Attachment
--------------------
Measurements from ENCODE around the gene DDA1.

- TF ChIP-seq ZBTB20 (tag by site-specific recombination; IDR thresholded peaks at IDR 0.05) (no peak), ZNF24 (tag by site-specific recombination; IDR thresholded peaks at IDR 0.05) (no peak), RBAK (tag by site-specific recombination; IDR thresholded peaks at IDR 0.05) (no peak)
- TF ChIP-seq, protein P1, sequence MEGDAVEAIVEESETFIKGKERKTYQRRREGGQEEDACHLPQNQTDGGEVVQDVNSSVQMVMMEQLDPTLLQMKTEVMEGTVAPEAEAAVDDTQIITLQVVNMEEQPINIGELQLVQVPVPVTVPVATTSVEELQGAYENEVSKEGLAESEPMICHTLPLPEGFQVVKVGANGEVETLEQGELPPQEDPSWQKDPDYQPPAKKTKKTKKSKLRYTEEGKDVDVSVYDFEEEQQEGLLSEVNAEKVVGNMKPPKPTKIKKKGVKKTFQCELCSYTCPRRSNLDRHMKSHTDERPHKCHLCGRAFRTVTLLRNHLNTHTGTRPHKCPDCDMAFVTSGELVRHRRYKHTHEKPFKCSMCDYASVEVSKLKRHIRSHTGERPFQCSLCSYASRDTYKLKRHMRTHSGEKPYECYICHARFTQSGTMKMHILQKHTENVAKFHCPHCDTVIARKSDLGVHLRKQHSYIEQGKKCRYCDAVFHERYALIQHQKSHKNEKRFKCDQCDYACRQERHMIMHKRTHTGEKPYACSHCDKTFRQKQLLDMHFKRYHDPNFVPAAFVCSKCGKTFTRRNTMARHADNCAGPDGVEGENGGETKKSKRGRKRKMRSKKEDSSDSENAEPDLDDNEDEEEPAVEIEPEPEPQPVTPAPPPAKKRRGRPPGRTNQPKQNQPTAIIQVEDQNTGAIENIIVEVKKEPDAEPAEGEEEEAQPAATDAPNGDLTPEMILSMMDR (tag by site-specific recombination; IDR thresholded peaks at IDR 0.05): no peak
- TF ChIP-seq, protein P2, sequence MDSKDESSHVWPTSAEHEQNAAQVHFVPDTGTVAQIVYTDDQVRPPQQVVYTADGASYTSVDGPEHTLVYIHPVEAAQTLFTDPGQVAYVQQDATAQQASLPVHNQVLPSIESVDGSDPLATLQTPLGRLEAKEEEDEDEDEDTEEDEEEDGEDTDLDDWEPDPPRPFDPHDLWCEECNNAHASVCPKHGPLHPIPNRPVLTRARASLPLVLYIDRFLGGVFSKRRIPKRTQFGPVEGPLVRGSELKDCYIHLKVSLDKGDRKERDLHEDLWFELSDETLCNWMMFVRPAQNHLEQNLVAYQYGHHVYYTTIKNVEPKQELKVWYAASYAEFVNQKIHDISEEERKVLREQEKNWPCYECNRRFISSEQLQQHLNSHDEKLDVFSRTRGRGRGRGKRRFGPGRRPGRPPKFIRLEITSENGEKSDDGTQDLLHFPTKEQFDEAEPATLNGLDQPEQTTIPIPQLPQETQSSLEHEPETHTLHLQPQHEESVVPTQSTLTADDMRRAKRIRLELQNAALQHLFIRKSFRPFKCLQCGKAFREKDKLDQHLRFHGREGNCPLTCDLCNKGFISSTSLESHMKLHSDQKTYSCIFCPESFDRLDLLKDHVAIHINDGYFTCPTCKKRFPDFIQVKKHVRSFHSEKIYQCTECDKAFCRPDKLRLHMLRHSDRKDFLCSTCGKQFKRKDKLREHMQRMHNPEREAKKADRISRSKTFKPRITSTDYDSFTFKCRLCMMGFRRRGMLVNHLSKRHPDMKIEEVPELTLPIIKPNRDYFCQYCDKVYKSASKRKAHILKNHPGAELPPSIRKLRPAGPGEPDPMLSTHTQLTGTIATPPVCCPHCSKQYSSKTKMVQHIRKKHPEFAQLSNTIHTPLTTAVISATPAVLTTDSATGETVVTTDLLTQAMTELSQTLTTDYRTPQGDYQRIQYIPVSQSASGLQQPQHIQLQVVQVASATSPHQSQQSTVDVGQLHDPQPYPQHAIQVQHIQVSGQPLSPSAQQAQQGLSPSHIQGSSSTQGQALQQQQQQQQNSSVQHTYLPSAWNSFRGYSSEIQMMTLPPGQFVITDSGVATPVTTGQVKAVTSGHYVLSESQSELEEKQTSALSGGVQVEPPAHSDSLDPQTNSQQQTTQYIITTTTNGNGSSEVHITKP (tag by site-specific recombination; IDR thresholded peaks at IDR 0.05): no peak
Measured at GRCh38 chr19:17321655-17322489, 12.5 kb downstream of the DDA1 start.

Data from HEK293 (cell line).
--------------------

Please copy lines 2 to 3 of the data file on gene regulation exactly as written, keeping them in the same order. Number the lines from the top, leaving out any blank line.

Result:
- TF ChIP-seq ZBTB20 (tag by site-specific recombination; IDR thresholded peaks at IDR 0.05) (no peak), ZNF24 (tag by site-specific recombination; IDR thresholded peaks at IDR 0.05) (no peak), RBAK (tag by site-specific recombination; IDR thresholded peaks at IDR 0.05) (no peak)
- TF ChIP-seq, protein P1, sequence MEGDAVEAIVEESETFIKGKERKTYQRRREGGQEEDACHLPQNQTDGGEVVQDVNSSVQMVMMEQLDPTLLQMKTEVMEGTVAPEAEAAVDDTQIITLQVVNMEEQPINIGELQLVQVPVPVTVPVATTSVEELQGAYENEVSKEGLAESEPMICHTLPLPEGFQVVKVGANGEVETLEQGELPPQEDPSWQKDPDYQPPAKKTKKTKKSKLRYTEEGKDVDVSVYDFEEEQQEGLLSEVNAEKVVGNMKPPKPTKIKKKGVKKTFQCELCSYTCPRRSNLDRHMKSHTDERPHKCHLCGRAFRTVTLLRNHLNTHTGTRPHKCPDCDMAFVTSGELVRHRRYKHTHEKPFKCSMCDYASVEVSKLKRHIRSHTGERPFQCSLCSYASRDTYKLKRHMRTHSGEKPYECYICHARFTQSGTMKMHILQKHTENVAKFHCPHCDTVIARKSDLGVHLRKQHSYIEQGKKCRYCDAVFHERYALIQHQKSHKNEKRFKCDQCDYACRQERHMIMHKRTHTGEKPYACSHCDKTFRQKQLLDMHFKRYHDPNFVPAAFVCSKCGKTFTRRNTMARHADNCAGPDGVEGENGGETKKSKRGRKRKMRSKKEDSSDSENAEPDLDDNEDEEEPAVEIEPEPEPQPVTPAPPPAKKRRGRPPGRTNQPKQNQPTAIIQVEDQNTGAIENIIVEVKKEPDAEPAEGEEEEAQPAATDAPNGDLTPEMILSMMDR (tag by site-specific recombination; IDR thresholded peaks at IDR 0.05): no peak